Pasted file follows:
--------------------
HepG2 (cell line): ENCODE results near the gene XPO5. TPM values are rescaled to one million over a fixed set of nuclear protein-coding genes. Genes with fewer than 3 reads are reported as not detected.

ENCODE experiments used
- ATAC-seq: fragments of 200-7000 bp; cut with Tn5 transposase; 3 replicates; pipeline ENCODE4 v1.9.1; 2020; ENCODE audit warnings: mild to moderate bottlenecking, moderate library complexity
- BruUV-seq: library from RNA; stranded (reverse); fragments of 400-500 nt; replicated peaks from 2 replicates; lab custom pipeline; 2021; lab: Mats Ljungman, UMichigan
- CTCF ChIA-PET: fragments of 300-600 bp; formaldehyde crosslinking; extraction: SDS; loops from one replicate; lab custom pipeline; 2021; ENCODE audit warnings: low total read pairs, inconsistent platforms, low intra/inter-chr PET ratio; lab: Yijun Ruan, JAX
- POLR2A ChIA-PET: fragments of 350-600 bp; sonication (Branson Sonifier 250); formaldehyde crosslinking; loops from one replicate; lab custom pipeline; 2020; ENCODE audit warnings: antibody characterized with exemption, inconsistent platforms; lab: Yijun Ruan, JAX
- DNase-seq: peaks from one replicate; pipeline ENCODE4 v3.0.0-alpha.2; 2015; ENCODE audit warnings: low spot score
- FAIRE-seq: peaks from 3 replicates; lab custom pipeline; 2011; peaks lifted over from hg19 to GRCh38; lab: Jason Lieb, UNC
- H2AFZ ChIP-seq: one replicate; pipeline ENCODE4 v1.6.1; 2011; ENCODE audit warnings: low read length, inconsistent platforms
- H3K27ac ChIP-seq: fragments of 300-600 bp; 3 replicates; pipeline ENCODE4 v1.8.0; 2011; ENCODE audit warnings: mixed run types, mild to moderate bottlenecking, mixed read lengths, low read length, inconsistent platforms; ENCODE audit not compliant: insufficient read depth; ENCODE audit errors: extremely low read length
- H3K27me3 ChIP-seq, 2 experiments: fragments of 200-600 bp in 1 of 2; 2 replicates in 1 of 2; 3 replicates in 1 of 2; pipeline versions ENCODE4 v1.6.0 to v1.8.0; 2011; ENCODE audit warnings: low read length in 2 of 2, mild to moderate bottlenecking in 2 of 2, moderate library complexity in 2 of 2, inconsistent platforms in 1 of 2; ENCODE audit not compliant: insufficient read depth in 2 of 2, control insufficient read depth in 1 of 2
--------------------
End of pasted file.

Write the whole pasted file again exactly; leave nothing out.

HepG2 (cell line): ENCODE results near the gene XPO5. TPM values are rescaled to one million over a fixed set of nuclear protein-coding genes. Genes with fewer than 3 reads are reported as not detected.

ENCODE experiments used
- ATAC-seq: fragments of 200-7000 bp; cut with Tn5 transposase; 3 replicates; pipeline ENCODE4 v1.9.1; 2020; ENCODE audit warnings: mild to moderate bottlenecking, moderate library complexity
- BruUV-seq: library from RNA; stranded (reverse); fragments of 400-500 nt; replicated peaks from 2 replicates; lab custom pipeline; 2021; lab: Mats Ljungman, UMichigan
- CTCF ChIA-PET: fragments of 300-600 bp; formaldehyde crosslinking; extraction: SDS; loops from one replicate; lab custom pipeline; 2021; ENCODE audit warnings: low total read pairs, inconsistent platforms, low intra/inter-chr PET ratio; lab: Yijun Ruan, JAX
- POLR2A ChIA-PET: fragments of 350-600 bp; sonication (Branson Sonifier 250); formaldehyde crosslinking; loops from one replicate; lab custom pipeline; 2020; ENCODE audit warnings: antibody characterized with exemption, inconsistent platforms; lab: Yijun Ruan, JAX
- DNase-seq: peaks from one replicate; pipeline ENCODE4 v3.0.0-alpha.2; 2015; ENCODE audit warnings: low spot score
- FAIRE-seq: peaks from 3 replicates; lab custom pipeline; 2011; peaks lifted over from hg19 to GRCh38; lab: Jason Lieb, UNC
- H2AFZ ChIP-seq: one replicate; pipeline ENCODE4 v1.6.1; 2011; ENCODE audit warnings: low read length, inconsistent platforms
- H3K27ac ChIP-seq: fragments of 300-600 bp; 3 replicates; pipeline ENCODE4 v1.8.0; 2011; ENCODE audit warnings: mixed run types, mild to moderate bottlenecking, mixed read lengths, low read length, inconsistent platforms; ENCODE audit not compliant: insufficient read depth; ENCODE audit errors: extremely low read length
- H3K27me3 ChIP-seq, 2 experiments: fragments of 200-600 bp in 1 of 2; 2 replicates in 1 of 2; 3 replicates in 1 of 2; pipeline versions ENCODE4 v1.6.0 to v1.8.0; 2011; ENCODE audit warnings: low read length in 2 of 2, mild to moderate bottlenecking in 2 of 2, moderate library complexity in 2 of 2, inconsistent platforms in 1 of 2; ENCODE audit not compliant: insufficient read depth in 2 of 2, control insufficient read depth in 1 of 2